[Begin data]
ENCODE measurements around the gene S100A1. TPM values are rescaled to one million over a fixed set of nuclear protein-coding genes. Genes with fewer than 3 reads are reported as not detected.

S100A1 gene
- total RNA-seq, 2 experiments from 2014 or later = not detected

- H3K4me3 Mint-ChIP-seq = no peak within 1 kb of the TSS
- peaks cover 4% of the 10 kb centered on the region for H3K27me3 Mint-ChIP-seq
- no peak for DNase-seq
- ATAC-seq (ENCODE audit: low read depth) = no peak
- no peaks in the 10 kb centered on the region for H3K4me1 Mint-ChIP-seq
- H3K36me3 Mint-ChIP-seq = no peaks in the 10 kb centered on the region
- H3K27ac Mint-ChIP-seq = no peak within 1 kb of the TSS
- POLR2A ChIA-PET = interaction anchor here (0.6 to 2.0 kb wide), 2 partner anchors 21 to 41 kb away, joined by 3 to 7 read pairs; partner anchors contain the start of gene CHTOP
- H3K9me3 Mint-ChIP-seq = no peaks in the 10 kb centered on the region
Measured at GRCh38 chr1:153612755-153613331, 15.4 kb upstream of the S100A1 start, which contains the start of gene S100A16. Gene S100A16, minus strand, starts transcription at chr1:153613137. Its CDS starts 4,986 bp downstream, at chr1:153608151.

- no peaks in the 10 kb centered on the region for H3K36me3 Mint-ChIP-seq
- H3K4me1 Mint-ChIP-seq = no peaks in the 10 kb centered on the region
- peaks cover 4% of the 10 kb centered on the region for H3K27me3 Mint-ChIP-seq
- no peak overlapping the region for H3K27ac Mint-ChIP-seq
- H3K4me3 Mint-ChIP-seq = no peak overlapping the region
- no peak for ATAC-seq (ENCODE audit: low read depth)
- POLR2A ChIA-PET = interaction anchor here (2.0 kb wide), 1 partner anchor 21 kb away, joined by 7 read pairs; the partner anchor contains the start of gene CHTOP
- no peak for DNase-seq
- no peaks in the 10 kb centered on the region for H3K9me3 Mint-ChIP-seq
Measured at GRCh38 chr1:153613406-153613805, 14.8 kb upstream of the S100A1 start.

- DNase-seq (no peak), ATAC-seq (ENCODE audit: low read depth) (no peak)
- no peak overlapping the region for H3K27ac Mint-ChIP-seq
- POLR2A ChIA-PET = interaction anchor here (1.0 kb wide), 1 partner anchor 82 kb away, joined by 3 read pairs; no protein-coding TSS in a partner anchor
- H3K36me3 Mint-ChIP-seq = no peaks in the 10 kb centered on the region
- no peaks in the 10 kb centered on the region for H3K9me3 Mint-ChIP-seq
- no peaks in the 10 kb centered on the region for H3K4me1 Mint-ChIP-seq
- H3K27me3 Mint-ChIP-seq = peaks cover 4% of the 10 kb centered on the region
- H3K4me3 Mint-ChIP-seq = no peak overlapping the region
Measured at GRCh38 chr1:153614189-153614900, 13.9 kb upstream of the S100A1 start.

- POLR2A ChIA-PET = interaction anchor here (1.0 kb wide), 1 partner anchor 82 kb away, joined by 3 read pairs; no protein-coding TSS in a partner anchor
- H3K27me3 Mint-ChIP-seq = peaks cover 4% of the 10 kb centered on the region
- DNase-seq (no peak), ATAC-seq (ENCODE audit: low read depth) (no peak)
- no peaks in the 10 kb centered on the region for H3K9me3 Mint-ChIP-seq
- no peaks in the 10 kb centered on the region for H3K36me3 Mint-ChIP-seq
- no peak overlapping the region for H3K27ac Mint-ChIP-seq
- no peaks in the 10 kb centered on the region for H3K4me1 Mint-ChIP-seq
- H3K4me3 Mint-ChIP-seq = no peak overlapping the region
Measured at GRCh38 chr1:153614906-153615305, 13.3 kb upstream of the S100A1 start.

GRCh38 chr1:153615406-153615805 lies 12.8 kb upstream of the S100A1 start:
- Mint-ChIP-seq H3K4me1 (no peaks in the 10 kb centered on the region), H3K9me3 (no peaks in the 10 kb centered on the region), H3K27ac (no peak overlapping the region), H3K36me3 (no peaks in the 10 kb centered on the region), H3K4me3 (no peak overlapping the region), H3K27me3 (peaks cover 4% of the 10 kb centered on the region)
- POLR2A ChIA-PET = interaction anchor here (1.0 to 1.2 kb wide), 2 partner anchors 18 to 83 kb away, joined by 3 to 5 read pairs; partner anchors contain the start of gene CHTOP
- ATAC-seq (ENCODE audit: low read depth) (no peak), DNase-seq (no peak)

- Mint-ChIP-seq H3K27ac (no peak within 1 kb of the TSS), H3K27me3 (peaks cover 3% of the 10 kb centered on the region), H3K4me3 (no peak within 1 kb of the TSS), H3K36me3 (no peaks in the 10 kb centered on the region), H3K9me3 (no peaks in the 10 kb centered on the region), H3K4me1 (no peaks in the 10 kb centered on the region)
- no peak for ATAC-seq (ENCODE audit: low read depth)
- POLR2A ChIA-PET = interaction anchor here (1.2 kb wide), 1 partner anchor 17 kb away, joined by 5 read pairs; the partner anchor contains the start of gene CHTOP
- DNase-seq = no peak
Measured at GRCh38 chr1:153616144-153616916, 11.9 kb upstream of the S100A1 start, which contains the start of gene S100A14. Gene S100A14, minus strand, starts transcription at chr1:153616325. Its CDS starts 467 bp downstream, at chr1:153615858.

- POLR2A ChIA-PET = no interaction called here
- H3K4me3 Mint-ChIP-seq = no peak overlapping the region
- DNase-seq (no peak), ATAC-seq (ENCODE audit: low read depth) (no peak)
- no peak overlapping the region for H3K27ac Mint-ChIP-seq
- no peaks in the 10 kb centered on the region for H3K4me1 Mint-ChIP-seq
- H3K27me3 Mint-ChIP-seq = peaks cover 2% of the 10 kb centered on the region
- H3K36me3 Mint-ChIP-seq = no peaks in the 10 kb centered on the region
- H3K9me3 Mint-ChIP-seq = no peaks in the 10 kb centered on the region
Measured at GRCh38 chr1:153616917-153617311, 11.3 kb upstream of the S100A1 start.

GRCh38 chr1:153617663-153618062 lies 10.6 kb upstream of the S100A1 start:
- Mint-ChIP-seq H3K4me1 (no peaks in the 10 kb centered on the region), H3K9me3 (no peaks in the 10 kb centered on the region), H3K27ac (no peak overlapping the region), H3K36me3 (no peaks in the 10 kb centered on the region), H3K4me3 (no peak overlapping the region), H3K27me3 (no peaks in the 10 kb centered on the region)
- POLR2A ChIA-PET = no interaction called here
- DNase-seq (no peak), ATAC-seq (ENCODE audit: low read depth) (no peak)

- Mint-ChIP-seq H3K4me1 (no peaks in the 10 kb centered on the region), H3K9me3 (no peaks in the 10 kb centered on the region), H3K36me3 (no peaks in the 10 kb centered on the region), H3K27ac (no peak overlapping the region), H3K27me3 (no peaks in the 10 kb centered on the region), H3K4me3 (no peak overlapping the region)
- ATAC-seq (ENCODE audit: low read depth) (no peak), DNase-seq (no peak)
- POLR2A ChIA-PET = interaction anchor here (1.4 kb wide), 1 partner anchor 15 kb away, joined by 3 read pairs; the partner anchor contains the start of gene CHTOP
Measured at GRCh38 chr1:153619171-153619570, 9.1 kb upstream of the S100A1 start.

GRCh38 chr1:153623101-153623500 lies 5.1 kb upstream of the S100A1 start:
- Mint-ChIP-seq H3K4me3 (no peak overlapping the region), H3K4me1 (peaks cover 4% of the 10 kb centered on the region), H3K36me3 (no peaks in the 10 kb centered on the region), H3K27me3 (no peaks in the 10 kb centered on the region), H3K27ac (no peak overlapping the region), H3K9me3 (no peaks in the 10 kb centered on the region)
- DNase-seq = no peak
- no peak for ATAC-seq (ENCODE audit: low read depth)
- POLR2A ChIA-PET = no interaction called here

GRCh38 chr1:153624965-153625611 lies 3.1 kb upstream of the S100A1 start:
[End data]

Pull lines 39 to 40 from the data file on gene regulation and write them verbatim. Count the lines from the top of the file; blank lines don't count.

- no peaks in the 10 kb centered on the region for H3K4me1 Mint-ChIP-seq
- H3K4me3 Mint-ChIP-seq = no peak overlapping the region